Gift vouchers and cards

Gift cards or vouchers can be the ideal gift but it is essential for both the buyer and recipient to understand the terms and conditions. 

Gift card checklist

Ask a few simple questions when you buy or receive a gift card or voucher to avoid disappointment:

  • when does it expire?
  • are there any spending limits?
  • will I receive any change if I don't use the full amount?
  • what stores accept the voucher? (Particularly important for shopping centre vouchers)
  • will lost or stolen cards be replaced?
  • can I check how much is left on the voucher (and expiry to use it)?
  • are there any other terms and conditions? (eg. can it be used for online purchases)

Gift cards or vouchers must:

  • clearly display the expiry date.
  • not be redeemed for cash unless there is a remaining amount that, in the reasonable opinion of the trader, cannot be conveniently used.
  • be able to be used more than once, if the value of the gift card/voucher is more than the purchase amount.

For more information, read the Australian Security and Investment Commission’s (ASIC) Gift facilities Class Order.

If you believe a business is not complying with the terms of a gift card or voucher, you may wish to lodge a complaint.

Company changes owners

If a business changes owners, the new owner does not have to honour existing gift cards and vouchers. However, they may do so if the business was:

  • sold as a ‘going concern’ (in other words the assets and liabilities of the business were sold by the previous owner to the new owner); or
  • previously owned by a company rather than an individual, and the new owner purchased the shares in the company.

If the new owner refuses to honour a gift card in these circumstances, consumers can contact the Consumer Protection by calling the Advice Line on 1300 304 054, sending an email or making a complaint.

Company goes out of business

If the company operating the business has been liquidated, the new owner may have only purchased the assets of the business and is not obliged to honour existing gift cards. In this situation, the consumer becomes an ‘unsecured creditor’ of the previous company.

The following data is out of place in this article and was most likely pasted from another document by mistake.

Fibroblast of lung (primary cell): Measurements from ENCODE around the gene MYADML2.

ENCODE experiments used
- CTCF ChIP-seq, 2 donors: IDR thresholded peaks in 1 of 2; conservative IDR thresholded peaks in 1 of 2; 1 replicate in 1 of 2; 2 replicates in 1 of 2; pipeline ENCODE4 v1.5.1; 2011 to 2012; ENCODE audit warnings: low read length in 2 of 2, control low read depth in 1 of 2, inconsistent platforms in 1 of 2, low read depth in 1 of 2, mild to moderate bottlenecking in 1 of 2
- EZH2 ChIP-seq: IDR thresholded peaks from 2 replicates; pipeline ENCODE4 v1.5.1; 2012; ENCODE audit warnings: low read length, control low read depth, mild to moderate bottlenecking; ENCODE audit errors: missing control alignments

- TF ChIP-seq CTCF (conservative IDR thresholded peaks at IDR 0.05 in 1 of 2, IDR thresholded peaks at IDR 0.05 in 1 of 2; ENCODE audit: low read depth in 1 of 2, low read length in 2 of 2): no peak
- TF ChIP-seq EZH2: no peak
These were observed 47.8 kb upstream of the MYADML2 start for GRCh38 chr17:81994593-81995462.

If you are unable to use a gift card because of changes in the business or if it is lost or stolen and you bought the giftcard with a credit card you may be able to recieve a chargeback from your bank.  Check with your bank about their purchase security insurance.  Terms and conditions will apply for example you may need to make a claim within a certain timeframe and provide proof of purchase.

Promotional vouchers and discount coupons

A business may offer discounts or free entitlements through a book of coupons or vouchers – provided consumers know exactly what they are purchasing.

The supplier cannot:

  • mislead you about the nature, characteristics, suitability for purpose, and quantity of goods or services
  • leave out information – for example, failing to disclose that a ‘free’ offer is actually conditional on another purchase.

Free voucher books are still subject to the Australian Consumer Law.

Voucher or coupon books

Before committing to buy a book of vouchers or coupons, ask yourself:

  • How many coupons do I need to use before I recoup what I have spent on the book?
  • Which businesses are involved? Do I want what they sell, and are they local?
  • How do I know the businesses will honour the coupons?
  • Am I confident the businesses will still exist by the time I get around to using their coupons?
  • What conditions apply? (Such as how many you can use at one time/purchase, can discounts apply on sale items, are they able to be used online etc)
  • Are there restrictions on when coupons can be used (for example, only ‘off-peak’), or expiry dates?
  • Are ‘free’ offers actually free of charge, or ‘buy one get one free’?

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